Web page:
Boston Chicken Inc is chain of fast food restaurants, and also in the business of take-out home cooked food. The main business strategy of Boston Chicken is differentiation. To achieve their overall business strategy, Boston Chicken implemented four strategies. First, Boston Chicken focused on franchising to larger regional developers after a careful screening process. Second, Boston Chicken diversified their product offering by keeping introducing new varieties of food choices. Third, Boston Chicken expended rapidly using the area developer franchise model. Fourth, Boston Chicken spent large amount of money on developing their computer software system to support its network of stores and linking headquarters to developer stores.
Boston Chicken has two key success factors. The first one is their rapid expansion through franchising; the franchise fee is a main resource of the company’s revenue.
The second one is that Boston Chicken put a strong emphasis on its customers; they offer a variety of quality food choices to their customers and their food is cheap, clean and fast.
The company also used certain software to get the customers’ feedback immediately. And between the subsidiaries’ the software to make sure the internal information is exchange on time. There are two key risk factors for Boston Chicken. First, the competition in fast food industry is fierce. One example of Boston Chicken’s competitor is KFC, who has earned a lot of profit after introducing their new rotisserie chicken line up. The second key risk factor is its rapid growth in new stores. Boston Chicken has opened 500 new stores between the year 1992-1994.
The rapid growth also comes with a large cost and Boston Chicken might not be able to earn enough cash flows to maintain its daily operating activities. Also over 50% of the total revenue was the franchising related in 1994 fiscal year, the profitability and sustainability of the franchisee are a concern. According to the Boston Chicken’s Management Analysis and its Financial Statements, some of the assumptions the company made are: 1. Deferred financing costs are amortized over the period of the related financing. 2. Revenue from Company-operated stores is recognized in the period related food and beverages are sold. 3. Revenue derived from initial franchise fees and area development fees is recognized when the franchise store opens. 4.Pre-opning costs are amortized over one year. 5. Royalties are recognized in the same period related franchise store revenue is generated.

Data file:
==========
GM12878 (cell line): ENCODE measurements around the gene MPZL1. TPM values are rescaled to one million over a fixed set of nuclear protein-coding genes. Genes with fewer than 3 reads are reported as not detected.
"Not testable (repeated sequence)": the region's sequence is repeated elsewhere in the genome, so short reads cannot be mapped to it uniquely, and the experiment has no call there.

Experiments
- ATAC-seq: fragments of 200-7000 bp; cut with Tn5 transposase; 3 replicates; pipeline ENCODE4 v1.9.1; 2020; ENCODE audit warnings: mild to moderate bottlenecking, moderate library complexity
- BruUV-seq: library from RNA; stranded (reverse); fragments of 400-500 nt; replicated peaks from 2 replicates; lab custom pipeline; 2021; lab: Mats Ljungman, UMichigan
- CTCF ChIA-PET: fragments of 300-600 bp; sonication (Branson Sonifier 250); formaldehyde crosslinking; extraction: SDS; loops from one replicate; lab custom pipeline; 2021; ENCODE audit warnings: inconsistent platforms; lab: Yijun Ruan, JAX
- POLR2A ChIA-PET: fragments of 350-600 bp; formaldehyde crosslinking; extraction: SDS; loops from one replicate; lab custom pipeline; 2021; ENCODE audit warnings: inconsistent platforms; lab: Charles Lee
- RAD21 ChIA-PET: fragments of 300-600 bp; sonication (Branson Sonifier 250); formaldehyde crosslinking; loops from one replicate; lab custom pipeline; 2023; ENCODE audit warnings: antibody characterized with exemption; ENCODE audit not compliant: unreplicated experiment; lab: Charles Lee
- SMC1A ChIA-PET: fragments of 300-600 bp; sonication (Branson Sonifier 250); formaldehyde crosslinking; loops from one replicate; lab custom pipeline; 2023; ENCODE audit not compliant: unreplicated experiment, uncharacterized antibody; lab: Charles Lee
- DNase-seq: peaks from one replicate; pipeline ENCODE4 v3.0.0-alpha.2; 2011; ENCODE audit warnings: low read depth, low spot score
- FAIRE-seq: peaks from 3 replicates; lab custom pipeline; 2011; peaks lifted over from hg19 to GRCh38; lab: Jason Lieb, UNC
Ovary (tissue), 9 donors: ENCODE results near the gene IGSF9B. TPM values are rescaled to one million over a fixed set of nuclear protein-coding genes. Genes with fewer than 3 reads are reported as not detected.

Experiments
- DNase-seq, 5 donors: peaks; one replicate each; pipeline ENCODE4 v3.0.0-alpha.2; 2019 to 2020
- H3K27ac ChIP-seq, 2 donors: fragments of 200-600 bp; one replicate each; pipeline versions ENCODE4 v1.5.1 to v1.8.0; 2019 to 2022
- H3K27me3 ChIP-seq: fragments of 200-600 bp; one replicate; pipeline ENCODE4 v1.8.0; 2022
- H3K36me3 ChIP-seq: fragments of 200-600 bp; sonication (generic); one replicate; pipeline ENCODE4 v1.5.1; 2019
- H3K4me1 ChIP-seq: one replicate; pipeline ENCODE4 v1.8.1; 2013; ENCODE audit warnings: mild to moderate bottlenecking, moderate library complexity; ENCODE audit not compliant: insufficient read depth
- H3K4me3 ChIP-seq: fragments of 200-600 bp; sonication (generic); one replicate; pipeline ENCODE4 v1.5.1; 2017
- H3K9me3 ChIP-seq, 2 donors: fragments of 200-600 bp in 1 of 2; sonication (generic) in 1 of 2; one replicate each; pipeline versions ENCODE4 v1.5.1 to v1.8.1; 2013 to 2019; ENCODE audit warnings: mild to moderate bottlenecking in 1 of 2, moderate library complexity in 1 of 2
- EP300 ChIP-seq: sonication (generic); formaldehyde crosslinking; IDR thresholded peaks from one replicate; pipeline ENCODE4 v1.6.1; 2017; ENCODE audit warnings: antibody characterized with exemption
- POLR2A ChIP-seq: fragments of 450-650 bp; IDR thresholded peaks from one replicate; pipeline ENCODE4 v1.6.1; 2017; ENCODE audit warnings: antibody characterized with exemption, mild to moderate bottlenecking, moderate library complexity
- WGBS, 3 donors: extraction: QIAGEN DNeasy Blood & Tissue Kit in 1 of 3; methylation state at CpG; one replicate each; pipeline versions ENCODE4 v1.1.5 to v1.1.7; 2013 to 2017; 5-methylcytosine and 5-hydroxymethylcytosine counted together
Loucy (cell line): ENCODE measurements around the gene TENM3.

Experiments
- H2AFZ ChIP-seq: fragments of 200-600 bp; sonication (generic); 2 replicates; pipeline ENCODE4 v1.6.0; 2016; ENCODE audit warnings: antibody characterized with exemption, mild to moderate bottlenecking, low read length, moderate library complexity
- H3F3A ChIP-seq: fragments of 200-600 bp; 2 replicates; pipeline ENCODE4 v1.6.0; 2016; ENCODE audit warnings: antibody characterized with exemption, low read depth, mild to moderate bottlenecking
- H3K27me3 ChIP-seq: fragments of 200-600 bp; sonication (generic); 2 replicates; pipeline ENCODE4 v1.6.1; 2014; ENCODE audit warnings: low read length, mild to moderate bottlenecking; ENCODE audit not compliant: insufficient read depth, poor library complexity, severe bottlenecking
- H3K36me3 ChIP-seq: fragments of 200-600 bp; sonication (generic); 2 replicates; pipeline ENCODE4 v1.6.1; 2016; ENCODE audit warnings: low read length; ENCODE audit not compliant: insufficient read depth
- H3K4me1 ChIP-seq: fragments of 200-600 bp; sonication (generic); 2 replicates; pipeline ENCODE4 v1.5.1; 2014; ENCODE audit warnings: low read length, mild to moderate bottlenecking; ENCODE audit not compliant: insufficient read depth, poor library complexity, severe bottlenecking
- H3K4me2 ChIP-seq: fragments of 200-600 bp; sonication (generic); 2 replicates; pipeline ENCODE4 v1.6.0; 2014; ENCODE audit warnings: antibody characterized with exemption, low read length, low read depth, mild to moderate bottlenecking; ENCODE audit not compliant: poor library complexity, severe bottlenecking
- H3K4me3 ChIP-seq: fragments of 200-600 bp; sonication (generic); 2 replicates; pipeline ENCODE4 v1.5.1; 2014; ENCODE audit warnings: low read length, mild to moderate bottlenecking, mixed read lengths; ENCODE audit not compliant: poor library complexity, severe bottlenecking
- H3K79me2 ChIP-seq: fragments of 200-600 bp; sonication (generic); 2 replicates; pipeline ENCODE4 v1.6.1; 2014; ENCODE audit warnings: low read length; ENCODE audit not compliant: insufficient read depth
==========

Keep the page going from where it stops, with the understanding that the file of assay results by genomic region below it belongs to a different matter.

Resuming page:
6. The notes are structured to give the parents the option to convert the loan into equity in the franchisee at a 12%-15% premium over the equity price at formation of the franchise. Boston Chicken’s accounting policy for revenue recognition is aggressive because it did not use consolidated financial statements to include the financed area developer’s operating results in the parent books even if it has control over the financed area developers. If consolidated financial statements were used, there will be a big effect on the Income Statement. The royalty & franchise fee and interest payment will be eliminated from revenue. Another accounting issue is that Boston Chicken agreed to loan the franchisees as much as 80% of their capital and reported loans at face value but did not have any allowance for bad debt.
Boston Chicken’s current accounting standard have kept franchise losses from the public and it also did not mention that the franchisees’ losses will hurt their ability to pay, this has also made Boston chicken’s accounting policy aggressive. Because of Boston Chicken’s business strategy, the company’s success will depend on both its own store operations and the financed area developers; whether franchisees are profitable or not is a key factor for the company’s long –term success. However, Boston Chicken’s accounting policy did not allow its financial statements to measure the profitability of the franchisees and therefore will not be useful when measuring the effectiveness of its business strategy. One of the key risks Boston Chicken has is that whether the company’s profit can be sustainable during rapid growth and expansion, since Boston Chicken did not include franchises’ operating result, the accounting policy failed to address the company’s risk as well.